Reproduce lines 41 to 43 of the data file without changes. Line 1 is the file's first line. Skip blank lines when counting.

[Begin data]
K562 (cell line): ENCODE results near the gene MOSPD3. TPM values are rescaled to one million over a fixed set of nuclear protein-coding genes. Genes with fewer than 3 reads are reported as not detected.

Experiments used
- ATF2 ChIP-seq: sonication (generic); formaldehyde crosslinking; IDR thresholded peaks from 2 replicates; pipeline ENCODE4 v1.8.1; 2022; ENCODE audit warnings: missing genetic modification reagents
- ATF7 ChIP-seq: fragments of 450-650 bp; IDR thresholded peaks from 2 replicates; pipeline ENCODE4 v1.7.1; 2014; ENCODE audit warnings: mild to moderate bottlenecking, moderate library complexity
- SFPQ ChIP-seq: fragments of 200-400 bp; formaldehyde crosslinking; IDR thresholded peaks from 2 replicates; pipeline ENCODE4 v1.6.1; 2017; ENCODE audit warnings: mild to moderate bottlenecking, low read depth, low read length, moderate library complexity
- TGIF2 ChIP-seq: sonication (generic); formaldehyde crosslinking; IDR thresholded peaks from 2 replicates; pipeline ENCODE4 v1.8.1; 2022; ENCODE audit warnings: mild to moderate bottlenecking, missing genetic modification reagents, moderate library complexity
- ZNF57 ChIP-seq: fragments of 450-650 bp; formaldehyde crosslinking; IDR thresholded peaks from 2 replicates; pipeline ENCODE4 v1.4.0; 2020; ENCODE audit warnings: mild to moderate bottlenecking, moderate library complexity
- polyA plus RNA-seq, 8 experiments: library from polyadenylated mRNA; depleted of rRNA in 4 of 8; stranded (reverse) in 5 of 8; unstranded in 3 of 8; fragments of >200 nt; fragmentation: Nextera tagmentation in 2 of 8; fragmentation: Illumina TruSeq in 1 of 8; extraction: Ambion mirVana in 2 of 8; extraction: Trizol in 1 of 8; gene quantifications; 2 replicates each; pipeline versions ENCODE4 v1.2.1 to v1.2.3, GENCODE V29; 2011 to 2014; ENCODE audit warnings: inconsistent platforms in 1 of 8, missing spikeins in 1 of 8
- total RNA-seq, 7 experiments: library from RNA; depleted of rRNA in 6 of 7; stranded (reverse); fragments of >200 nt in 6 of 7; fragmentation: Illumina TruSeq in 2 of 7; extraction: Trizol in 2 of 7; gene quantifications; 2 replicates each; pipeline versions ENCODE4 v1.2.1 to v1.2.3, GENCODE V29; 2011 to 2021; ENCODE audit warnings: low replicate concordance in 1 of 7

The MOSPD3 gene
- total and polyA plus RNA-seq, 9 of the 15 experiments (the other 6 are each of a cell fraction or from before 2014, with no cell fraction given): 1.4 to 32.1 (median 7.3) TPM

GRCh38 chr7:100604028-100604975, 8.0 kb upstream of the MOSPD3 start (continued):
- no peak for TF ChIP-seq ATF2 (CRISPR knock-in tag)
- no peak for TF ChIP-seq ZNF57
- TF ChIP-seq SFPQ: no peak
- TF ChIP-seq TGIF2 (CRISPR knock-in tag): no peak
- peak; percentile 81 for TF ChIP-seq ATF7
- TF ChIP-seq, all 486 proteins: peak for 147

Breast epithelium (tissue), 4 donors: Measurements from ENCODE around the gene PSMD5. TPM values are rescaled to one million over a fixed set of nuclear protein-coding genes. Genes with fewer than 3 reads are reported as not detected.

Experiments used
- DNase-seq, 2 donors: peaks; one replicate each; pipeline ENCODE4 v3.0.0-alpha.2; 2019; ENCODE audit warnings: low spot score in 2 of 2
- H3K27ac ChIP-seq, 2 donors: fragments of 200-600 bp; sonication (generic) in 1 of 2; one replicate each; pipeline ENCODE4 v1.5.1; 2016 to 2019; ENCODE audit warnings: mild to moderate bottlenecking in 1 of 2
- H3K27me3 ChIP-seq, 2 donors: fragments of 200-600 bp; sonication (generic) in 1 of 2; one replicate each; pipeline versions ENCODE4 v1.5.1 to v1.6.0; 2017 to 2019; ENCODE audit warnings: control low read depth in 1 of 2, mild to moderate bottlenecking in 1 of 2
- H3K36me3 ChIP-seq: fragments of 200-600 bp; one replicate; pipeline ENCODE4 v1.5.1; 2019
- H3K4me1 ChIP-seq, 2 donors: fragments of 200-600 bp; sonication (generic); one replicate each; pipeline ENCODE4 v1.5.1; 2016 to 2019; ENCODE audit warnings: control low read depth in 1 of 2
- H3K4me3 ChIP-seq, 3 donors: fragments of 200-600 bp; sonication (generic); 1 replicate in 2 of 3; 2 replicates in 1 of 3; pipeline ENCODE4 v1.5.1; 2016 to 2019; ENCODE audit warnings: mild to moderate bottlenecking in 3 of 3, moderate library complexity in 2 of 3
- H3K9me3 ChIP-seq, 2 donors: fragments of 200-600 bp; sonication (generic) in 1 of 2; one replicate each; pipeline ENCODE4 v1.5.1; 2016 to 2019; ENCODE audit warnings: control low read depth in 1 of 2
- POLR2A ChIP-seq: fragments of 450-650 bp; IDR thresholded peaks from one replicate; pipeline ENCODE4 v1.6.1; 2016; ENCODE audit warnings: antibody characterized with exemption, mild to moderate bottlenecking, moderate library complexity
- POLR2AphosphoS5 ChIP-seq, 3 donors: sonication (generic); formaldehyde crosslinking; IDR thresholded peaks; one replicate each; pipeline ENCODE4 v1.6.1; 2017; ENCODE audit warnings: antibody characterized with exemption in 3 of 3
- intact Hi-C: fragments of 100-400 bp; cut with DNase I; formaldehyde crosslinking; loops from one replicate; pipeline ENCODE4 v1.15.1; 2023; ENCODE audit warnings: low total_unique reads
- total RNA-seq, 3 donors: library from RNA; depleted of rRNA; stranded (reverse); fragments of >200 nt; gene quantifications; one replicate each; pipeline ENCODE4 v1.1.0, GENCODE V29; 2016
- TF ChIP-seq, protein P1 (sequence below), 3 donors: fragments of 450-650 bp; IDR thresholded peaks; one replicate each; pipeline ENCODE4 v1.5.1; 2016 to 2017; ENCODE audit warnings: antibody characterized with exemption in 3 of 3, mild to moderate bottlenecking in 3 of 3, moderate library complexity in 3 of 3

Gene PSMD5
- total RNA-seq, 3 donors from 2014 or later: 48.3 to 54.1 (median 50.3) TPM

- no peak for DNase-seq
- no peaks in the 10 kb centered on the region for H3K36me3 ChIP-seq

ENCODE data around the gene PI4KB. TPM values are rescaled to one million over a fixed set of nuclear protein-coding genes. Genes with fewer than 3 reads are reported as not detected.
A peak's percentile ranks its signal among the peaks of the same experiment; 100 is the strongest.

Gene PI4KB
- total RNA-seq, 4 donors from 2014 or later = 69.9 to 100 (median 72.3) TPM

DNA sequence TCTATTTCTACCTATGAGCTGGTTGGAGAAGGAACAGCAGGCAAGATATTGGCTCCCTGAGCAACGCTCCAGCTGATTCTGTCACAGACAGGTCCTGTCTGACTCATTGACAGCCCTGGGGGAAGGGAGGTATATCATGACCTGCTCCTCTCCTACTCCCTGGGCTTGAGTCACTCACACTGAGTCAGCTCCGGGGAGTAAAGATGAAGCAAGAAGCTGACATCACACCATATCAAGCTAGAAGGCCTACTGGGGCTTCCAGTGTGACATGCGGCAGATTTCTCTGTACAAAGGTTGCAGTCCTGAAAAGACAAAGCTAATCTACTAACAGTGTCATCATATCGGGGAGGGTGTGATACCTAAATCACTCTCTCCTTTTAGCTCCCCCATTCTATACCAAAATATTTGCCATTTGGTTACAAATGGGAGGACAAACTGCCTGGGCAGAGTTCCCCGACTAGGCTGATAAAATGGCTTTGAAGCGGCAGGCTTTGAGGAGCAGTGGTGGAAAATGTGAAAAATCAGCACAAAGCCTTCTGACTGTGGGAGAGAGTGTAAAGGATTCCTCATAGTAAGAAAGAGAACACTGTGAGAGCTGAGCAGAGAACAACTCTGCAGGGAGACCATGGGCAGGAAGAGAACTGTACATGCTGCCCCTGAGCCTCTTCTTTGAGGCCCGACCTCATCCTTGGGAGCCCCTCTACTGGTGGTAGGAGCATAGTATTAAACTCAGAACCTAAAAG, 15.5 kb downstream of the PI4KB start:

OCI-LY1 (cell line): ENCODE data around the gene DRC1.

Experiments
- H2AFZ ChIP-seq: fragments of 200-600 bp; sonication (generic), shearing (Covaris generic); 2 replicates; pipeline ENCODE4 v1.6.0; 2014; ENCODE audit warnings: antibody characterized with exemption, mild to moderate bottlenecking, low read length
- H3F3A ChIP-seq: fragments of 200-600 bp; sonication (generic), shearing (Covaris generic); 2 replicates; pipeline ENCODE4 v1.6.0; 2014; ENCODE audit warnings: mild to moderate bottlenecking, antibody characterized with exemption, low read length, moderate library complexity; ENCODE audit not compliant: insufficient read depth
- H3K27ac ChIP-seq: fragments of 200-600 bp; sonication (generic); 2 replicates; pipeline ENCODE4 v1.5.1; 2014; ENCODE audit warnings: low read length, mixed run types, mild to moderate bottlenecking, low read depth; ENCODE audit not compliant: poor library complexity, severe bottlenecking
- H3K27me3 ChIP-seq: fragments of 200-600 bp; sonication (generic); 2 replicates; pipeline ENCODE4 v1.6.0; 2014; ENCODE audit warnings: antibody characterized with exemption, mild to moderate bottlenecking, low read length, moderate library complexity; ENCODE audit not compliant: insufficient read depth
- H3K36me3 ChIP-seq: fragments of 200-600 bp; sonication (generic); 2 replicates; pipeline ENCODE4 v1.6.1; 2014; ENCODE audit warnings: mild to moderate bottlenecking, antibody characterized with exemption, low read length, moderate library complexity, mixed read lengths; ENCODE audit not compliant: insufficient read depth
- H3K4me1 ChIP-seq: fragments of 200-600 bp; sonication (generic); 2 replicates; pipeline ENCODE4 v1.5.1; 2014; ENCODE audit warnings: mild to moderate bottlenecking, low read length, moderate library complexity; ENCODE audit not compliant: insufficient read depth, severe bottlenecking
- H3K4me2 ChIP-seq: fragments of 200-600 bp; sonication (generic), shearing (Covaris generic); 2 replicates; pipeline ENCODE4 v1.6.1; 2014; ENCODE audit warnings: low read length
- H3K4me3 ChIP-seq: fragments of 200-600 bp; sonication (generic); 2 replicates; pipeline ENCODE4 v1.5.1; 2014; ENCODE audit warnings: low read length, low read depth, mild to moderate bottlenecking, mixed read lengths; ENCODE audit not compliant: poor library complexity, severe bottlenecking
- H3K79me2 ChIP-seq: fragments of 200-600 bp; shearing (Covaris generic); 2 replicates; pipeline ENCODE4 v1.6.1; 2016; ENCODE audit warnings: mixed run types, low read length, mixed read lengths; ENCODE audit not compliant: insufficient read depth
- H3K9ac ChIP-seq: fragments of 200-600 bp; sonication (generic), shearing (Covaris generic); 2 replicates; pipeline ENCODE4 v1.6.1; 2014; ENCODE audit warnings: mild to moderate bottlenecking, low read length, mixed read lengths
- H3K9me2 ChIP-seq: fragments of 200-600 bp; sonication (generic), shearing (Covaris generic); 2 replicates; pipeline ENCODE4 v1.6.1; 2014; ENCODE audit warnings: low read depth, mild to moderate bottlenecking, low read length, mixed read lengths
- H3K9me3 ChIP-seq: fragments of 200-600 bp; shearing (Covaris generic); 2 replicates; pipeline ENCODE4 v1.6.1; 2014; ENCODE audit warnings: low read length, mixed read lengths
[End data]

DNA sequence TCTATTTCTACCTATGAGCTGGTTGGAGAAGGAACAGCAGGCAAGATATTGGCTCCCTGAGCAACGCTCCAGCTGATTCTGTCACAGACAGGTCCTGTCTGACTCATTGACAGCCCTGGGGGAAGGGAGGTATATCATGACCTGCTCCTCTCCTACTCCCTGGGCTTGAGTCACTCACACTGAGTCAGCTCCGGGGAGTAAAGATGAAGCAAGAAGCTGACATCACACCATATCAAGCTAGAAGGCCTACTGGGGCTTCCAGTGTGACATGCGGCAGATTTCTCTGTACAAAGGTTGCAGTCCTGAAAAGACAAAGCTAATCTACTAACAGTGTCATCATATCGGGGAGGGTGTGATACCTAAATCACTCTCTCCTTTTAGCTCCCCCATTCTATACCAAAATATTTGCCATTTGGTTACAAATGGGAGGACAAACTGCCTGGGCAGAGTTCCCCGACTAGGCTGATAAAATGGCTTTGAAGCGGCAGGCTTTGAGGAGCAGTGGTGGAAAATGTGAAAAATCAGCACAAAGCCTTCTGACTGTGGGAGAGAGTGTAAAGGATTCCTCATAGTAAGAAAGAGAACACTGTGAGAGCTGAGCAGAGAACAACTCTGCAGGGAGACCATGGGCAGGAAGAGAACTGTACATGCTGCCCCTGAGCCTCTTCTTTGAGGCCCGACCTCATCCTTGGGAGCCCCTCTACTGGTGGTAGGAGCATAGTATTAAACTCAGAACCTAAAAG, 15.5 kb downstream of the PI4KB start:

OCI-LY1 (cell line): ENCODE data around the gene DRC1.

Experiments